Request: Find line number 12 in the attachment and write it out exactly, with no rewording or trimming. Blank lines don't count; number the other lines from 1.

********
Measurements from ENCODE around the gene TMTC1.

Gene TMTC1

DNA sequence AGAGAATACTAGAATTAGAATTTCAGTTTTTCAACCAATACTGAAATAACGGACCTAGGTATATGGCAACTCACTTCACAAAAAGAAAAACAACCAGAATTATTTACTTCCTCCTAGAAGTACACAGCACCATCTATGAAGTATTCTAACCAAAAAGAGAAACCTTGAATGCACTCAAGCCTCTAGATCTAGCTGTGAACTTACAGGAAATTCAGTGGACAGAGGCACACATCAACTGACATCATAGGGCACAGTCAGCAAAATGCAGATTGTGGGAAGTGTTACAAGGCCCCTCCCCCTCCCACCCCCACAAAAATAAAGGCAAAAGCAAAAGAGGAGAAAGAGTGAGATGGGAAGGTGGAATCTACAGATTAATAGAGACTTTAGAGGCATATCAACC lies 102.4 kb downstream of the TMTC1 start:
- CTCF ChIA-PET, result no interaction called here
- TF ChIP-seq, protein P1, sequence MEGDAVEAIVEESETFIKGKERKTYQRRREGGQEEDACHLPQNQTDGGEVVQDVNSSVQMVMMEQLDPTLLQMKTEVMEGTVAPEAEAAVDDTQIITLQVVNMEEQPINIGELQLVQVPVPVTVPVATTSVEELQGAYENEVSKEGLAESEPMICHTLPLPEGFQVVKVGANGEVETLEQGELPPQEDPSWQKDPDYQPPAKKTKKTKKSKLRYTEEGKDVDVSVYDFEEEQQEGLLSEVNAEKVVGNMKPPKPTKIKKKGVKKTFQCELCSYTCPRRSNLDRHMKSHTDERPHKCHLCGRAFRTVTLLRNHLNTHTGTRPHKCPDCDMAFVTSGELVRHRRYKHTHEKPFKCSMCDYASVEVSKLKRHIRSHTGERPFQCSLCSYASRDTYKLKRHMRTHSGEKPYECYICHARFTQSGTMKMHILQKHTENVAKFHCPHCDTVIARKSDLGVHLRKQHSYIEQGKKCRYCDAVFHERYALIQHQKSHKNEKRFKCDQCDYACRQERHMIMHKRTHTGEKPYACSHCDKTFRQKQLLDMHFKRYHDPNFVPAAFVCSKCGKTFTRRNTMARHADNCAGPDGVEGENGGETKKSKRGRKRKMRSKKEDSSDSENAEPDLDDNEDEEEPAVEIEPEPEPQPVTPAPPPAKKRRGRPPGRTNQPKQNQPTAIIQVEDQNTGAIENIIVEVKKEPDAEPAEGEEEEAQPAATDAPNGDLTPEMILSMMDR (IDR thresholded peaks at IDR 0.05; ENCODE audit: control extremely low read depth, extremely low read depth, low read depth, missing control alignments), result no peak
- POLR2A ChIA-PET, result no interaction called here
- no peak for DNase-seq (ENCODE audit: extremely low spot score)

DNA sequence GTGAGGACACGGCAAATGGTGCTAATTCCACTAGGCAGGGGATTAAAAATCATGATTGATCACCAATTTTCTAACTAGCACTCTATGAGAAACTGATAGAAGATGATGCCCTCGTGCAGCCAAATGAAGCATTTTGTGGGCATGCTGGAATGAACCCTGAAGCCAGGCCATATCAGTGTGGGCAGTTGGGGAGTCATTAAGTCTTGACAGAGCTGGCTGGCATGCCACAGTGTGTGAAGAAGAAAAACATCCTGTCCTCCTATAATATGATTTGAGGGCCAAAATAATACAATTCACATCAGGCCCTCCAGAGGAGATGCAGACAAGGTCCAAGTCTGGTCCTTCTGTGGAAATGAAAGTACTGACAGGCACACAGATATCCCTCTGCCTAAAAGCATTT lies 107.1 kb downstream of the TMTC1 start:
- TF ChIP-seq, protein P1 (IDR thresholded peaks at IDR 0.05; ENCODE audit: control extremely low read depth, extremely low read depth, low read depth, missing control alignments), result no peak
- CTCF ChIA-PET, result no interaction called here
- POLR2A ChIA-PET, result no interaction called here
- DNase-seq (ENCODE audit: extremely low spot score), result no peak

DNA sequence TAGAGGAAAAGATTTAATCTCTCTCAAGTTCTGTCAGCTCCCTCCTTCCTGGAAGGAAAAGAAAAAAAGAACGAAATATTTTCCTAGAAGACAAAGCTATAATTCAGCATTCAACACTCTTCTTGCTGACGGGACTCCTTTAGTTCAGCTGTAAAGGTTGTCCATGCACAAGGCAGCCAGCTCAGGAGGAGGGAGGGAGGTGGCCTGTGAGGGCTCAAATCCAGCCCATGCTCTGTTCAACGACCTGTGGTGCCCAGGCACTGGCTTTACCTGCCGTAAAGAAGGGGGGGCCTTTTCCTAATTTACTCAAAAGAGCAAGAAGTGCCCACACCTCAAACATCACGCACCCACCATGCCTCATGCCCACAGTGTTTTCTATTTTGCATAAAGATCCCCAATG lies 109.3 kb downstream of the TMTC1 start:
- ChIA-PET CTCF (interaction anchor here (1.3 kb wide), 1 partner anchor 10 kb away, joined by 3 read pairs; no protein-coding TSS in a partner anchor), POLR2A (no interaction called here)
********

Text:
- DNase-seq (ENCODE audit: extremely low spot score), result no peak